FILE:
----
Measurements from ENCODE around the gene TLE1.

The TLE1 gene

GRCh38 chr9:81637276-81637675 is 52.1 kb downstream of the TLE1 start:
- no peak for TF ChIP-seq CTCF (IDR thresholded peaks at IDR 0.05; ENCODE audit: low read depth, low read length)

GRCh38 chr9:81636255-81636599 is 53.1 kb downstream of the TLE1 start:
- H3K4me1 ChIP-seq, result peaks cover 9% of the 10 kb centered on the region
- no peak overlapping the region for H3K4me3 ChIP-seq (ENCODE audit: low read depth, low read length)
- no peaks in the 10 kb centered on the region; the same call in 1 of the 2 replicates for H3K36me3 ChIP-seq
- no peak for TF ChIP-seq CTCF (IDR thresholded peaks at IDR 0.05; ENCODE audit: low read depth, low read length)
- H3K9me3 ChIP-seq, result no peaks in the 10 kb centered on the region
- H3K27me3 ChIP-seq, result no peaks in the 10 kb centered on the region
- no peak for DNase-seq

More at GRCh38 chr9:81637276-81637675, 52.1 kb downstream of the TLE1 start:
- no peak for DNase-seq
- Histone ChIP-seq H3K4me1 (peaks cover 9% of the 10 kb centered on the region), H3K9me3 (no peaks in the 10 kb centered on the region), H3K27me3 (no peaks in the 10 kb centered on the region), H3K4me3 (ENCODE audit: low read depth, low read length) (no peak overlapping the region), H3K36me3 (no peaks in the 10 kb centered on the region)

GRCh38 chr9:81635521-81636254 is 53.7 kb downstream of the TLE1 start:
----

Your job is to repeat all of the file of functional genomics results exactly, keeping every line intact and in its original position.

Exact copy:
Measurements from ENCODE around the gene TLE1.

The TLE1 gene

GRCh38 chr9:81637276-81637675 is 52.1 kb downstream of the TLE1 start:
- no peak for TF ChIP-seq CTCF (IDR thresholded peaks at IDR 0.05; ENCODE audit: low read depth, low read length)

GRCh38 chr9:81636255-81636599 is 53.1 kb downstream of the TLE1 start:
- H3K4me1 ChIP-seq, result peaks cover 9% of the 10 kb centered on the region
- no peak overlapping the region for H3K4me3 ChIP-seq (ENCODE audit: low read depth, low read length)
- no peaks in the 10 kb centered on the region; the same call in 1 of the 2 replicates for H3K36me3 ChIP-seq
- no peak for TF ChIP-seq CTCF (IDR thresholded peaks at IDR 0.05; ENCODE audit: low read depth, low read length)
- H3K9me3 ChIP-seq, result no peaks in the 10 kb centered on the region
- H3K27me3 ChIP-seq, result no peaks in the 10 kb centered on the region
- no peak for DNase-seq

More at GRCh38 chr9:81637276-81637675, 52.1 kb downstream of the TLE1 start:
- no peak for DNase-seq
- Histone ChIP-seq H3K4me1 (peaks cover 9% of the 10 kb centered on the region), H3K9me3 (no peaks in the 10 kb centered on the region), H3K27me3 (no peaks in the 10 kb centered on the region), H3K4me3 (ENCODE audit: low read depth, low read length) (no peak overlapping the region), H3K36me3 (no peaks in the 10 kb centered on the region)

GRCh38 chr9:81635521-81636254 is 53.7 kb downstream of the TLE1 start: